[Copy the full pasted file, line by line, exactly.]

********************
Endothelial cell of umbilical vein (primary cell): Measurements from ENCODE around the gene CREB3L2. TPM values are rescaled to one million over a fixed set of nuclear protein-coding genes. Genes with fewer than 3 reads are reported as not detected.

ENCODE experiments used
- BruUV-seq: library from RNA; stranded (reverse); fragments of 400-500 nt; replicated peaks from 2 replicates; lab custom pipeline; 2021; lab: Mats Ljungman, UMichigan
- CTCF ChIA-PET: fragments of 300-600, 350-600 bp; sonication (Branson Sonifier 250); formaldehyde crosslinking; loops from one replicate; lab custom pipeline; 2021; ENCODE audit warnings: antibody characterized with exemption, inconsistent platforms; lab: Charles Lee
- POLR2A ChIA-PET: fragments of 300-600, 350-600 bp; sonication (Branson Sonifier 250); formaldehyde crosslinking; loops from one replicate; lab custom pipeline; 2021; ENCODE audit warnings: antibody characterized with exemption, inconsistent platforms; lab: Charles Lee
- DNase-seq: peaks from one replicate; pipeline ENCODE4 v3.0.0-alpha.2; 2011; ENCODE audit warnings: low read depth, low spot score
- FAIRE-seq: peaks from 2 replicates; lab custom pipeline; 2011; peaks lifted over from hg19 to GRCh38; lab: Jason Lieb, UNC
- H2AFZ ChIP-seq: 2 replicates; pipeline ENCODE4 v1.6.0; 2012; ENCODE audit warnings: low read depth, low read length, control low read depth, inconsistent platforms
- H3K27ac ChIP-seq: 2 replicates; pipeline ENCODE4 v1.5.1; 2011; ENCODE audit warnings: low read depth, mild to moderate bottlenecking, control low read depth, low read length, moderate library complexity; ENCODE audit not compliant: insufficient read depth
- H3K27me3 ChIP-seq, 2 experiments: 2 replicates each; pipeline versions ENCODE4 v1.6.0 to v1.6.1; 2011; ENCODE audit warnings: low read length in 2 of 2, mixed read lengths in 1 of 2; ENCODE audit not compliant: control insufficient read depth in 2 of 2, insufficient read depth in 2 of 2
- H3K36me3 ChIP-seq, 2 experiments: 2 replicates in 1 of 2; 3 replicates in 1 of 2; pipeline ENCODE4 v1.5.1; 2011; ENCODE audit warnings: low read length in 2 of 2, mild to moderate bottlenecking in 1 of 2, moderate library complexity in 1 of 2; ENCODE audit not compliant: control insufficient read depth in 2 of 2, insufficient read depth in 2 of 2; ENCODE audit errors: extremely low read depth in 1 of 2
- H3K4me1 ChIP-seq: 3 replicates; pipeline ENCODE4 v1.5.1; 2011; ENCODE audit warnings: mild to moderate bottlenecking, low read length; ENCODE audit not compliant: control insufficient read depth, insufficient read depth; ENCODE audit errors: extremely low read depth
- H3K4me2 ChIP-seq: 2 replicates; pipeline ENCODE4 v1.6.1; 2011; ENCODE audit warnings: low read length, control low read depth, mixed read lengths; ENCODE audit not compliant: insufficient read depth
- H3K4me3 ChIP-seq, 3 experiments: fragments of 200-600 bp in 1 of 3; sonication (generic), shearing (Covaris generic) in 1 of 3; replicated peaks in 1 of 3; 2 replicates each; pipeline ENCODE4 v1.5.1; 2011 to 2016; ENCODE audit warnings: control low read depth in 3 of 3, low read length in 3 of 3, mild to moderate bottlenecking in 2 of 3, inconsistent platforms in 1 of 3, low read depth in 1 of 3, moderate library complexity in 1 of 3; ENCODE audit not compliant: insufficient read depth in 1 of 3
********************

Endothelial cell of umbilical vein (primary cell): Measurements from ENCODE around the gene CREB3L2. TPM values are rescaled to one million over a fixed set of nuclear protein-coding genes. Genes with fewer than 3 reads are reported as not detected.

ENCODE experiments used
- BruUV-seq: library from RNA; stranded (reverse); fragments of 400-500 nt; replicated peaks from 2 replicates; lab custom pipeline; 2021; lab: Mats Ljungman, UMichigan
- CTCF ChIA-PET: fragments of 300-600, 350-600 bp; sonication (Branson Sonifier 250); formaldehyde crosslinking; loops from one replicate; lab custom pipeline; 2021; ENCODE audit warnings: antibody characterized with exemption, inconsistent platforms; lab: Charles Lee
- POLR2A ChIA-PET: fragments of 300-600, 350-600 bp; sonication (Branson Sonifier 250); formaldehyde crosslinking; loops from one replicate; lab custom pipeline; 2021; ENCODE audit warnings: antibody characterized with exemption, inconsistent platforms; lab: Charles Lee
- DNase-seq: peaks from one replicate; pipeline ENCODE4 v3.0.0-alpha.2; 2011; ENCODE audit warnings: low read depth, low spot score
- FAIRE-seq: peaks from 2 replicates; lab custom pipeline; 2011; peaks lifted over from hg19 to GRCh38; lab: Jason Lieb, UNC
- H2AFZ ChIP-seq: 2 replicates; pipeline ENCODE4 v1.6.0; 2012; ENCODE audit warnings: low read depth, low read length, control low read depth, inconsistent platforms
- H3K27ac ChIP-seq: 2 replicates; pipeline ENCODE4 v1.5.1; 2011; ENCODE audit warnings: low read depth, mild to moderate bottlenecking, control low read depth, low read length, moderate library complexity; ENCODE audit not compliant: insufficient read depth
- H3K27me3 ChIP-seq, 2 experiments: 2 replicates each; pipeline versions ENCODE4 v1.6.0 to v1.6.1; 2011; ENCODE audit warnings: low read length in 2 of 2, mixed read lengths in 1 of 2; ENCODE audit not compliant: control insufficient read depth in 2 of 2, insufficient read depth in 2 of 2
- H3K36me3 ChIP-seq, 2 experiments: 2 replicates in 1 of 2; 3 replicates in 1 of 2; pipeline ENCODE4 v1.5.1; 2011; ENCODE audit warnings: low read length in 2 of 2, mild to moderate bottlenecking in 1 of 2, moderate library complexity in 1 of 2; ENCODE audit not compliant: control insufficient read depth in 2 of 2, insufficient read depth in 2 of 2; ENCODE audit errors: extremely low read depth in 1 of 2
- H3K4me1 ChIP-seq: 3 replicates; pipeline ENCODE4 v1.5.1; 2011; ENCODE audit warnings: mild to moderate bottlenecking, low read length; ENCODE audit not compliant: control insufficient read depth, insufficient read depth; ENCODE audit errors: extremely low read depth
- H3K4me2 ChIP-seq: 2 replicates; pipeline ENCODE4 v1.6.1; 2011; ENCODE audit warnings: low read length, control low read depth, mixed read lengths; ENCODE audit not compliant: insufficient read depth
- H3K4me3 ChIP-seq, 3 experiments: fragments of 200-600 bp in 1 of 3; sonication (generic), shearing (Covaris generic) in 1 of 3; replicated peaks in 1 of 3; 2 replicates each; pipeline ENCODE4 v1.5.1; 2011 to 2016; ENCODE audit warnings: control low read depth in 3 of 3, low read length in 3 of 3, mild to moderate bottlenecking in 2 of 3, inconsistent platforms in 1 of 3, low read depth in 1 of 3, moderate library complexity in 1 of 3; ENCODE audit not compliant: insufficient read depth in 1 of 3